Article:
RSS Feed


More Articles: Latest Popular Archives

Landmark decision, comfort to prospective whistleblowers

Emma Burrows

The Court of Appeal has held in Chesterton Global Ltd (t/a Chestertons) and anor v Nurmohamed that an estate agent’s complaints about the manipulation of accounts which potentially adversely affected the bonuses of 100 senior managers amounted to a protected disclosure in the public interest. Comment from Emma Burrows, Partner at Trowers & Hamlins.

While he was principally concerned with his own position, Mr Nurmohamed did have other senior managers in mind and, as a section of the public would be affected, the public interest test was satisfied. The words “in the public interest” were inserted into whistleblowing legislation by the Enterprise and Regulatory Reform Act 2013 for disclosures made on or after 25 June 2013.  The purpose of the introduction of the public interest test was to reverse the effect of a case called Parkins v Sodhexo Ltd so that a worker cannot rely on a breach of his own employment contract where there are no wider public interest implications.

Mr Nurmohamed was employed as a senior manager at the Mayfair branch of Chestertons, the estate agent.  Following changes to the company’s commission structure, he made disclosures to the area director and the HR director on three separate occasions in which he complained about manipulation of the company’s accounts, which he believed had an adverse effect on his commission income, and the commission income for around 100 senior managers.  The effect of the manipulation was to make the company appear more profitable, to the benefit of its shareholders.

He was dismissed and brought various claims against Chestertons.  At first instance the tribunal found that he had been automatically unfairly dismissed and that Chestertons had subjected him to detriments on the grounds that he had made protected disclosures.  The tribunal noted that there was no authority on the meaning of “in the public interest” and held that it was not required that a disclosure had to be of interest to the entirety of the public, as it was inevitable that only a section of the public would be directly affected by any given disclosure.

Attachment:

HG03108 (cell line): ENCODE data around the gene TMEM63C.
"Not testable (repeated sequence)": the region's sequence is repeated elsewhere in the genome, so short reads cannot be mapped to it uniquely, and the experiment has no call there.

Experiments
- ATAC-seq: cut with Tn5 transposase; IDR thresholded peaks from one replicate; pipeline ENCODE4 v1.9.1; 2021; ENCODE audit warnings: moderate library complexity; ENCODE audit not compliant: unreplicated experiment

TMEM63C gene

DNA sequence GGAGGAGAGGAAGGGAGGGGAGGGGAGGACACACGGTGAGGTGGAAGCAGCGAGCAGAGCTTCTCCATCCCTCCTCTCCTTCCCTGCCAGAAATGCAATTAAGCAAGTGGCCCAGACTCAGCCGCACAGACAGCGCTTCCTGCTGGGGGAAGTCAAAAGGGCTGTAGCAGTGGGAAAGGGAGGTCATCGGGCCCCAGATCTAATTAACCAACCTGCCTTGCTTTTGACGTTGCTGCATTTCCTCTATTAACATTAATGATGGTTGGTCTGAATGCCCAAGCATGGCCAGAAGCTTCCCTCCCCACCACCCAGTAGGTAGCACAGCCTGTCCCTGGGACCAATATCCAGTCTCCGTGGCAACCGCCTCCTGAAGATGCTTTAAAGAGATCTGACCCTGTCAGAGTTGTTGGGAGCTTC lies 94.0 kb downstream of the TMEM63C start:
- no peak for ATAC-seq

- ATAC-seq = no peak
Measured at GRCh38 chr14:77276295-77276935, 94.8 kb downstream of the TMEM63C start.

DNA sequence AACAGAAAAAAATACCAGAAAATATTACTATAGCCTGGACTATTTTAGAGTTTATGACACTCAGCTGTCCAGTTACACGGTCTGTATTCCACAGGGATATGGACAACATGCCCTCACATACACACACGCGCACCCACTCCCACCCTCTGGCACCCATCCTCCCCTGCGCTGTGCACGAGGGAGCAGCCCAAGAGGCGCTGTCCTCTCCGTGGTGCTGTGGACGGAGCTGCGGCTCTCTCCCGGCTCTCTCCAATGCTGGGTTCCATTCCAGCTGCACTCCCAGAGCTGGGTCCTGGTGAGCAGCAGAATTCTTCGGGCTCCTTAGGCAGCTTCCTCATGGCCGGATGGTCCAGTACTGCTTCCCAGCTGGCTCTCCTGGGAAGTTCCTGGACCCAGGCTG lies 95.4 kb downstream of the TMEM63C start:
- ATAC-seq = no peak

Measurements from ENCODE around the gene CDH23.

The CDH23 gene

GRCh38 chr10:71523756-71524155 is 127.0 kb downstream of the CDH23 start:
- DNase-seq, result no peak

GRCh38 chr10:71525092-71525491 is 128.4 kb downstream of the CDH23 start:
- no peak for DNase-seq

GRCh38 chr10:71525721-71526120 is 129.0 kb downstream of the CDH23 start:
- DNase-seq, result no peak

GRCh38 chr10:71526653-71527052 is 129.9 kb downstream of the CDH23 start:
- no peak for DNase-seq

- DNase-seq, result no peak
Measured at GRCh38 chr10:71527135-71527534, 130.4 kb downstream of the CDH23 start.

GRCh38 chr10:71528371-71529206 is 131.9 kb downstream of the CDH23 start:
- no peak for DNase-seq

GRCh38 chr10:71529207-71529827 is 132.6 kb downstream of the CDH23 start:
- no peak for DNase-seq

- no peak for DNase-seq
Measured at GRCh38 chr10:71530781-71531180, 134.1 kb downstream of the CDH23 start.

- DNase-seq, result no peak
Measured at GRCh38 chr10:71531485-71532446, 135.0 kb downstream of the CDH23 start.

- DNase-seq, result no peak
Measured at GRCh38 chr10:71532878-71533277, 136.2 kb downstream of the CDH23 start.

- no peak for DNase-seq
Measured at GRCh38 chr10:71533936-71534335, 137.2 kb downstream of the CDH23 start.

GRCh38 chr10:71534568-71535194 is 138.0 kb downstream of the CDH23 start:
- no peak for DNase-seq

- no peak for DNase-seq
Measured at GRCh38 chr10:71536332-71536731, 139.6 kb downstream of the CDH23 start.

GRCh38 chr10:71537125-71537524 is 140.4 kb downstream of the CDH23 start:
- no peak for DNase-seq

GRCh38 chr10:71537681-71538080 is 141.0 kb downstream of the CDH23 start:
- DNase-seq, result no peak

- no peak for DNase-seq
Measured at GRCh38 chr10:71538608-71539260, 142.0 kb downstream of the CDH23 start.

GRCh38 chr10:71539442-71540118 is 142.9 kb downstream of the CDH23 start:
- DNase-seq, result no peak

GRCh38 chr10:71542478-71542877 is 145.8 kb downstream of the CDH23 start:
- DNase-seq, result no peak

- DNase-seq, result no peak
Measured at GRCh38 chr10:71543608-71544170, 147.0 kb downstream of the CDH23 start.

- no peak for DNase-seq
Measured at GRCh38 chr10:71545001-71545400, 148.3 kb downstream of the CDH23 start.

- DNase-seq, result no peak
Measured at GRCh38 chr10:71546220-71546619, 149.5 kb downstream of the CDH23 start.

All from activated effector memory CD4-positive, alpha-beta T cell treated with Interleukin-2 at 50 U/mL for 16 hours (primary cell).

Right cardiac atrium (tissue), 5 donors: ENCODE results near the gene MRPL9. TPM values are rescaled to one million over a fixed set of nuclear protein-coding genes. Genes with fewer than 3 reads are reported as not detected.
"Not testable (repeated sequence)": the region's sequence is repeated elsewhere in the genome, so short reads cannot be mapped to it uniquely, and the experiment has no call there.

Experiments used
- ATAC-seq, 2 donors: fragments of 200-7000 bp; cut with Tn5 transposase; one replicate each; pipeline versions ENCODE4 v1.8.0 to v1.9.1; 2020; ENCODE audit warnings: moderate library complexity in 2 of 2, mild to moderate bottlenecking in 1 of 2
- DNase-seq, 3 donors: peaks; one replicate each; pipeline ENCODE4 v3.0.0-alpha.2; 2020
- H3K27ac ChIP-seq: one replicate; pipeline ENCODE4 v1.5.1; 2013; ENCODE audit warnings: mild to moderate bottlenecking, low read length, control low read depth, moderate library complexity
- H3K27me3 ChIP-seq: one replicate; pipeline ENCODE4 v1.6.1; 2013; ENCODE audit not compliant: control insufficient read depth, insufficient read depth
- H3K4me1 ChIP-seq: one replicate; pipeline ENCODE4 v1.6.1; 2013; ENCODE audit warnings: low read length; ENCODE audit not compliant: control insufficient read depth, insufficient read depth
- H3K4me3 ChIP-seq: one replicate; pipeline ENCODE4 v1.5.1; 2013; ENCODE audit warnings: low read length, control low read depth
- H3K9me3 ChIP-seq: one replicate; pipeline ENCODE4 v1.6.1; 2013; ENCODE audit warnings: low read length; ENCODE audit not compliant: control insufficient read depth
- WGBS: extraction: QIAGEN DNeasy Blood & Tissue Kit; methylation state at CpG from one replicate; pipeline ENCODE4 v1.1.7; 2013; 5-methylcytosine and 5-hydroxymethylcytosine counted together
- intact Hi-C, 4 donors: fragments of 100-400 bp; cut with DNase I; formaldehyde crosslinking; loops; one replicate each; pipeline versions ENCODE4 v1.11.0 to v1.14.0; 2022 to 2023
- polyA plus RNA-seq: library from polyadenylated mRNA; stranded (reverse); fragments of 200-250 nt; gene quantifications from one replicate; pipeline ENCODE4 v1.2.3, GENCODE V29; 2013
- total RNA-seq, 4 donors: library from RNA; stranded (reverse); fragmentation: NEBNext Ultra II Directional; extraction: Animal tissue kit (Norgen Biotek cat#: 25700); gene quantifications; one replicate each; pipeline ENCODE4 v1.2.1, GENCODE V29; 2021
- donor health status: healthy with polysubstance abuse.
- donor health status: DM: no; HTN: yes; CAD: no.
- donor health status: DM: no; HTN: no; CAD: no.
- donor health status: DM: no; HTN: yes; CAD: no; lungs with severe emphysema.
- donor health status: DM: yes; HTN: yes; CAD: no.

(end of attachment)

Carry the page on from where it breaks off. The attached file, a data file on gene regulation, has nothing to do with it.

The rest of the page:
Chestertons appealed against the finding that the disclosure was made in the public interest, arguing that 100 senior managers did not comprise a sufficient section of the public to satisfy the public interest test.  The EAT disagreed, holding that the tribunal’s reasoning had been correct.  It also held that there was no need for the tribunal to determine objectively whether a disclosure is of real interest to the public.  The public interest test can therefore be satisfied where the basis of the public interest disclosure is wrong and/or there was no public interest in the disclosure being made, provided that the worker’s belief that the disclosure was in the public interest was objectively reasonable. The Court of Appeal agreed with the tribunal and the EAT and refused Chesterton’s appeal.

Emma Burrows, Partner at Trowers & Hamlins commented: “The Court’s decision will offer comfort to prospective whistleblowers as it shows that the public interest requirement is perhaps less onerous than it was intended to be.  Following Nurmohamed it seems that, provided that a claimant can show that a section of the public will be directly affected, a disclosure will comply with the public interest test.

As Lord Justice Underhill concluded “…where the disclosure relates to a breach of the worker’s own contract of employment…there may nevertheless be features of the case that make it reasonable to regard disclosure as being in the public interest as well as in the personal interest of the worker”.   Provided that the disclosure is also made in the reasonable belief of the individual that it falls into one of the prescribed categories in the Employment Rights Act 1996 it will gain the protection of whistleblowing legislation.”

Receive more HR related news and content with our monthly Enewsletter (Ebrief)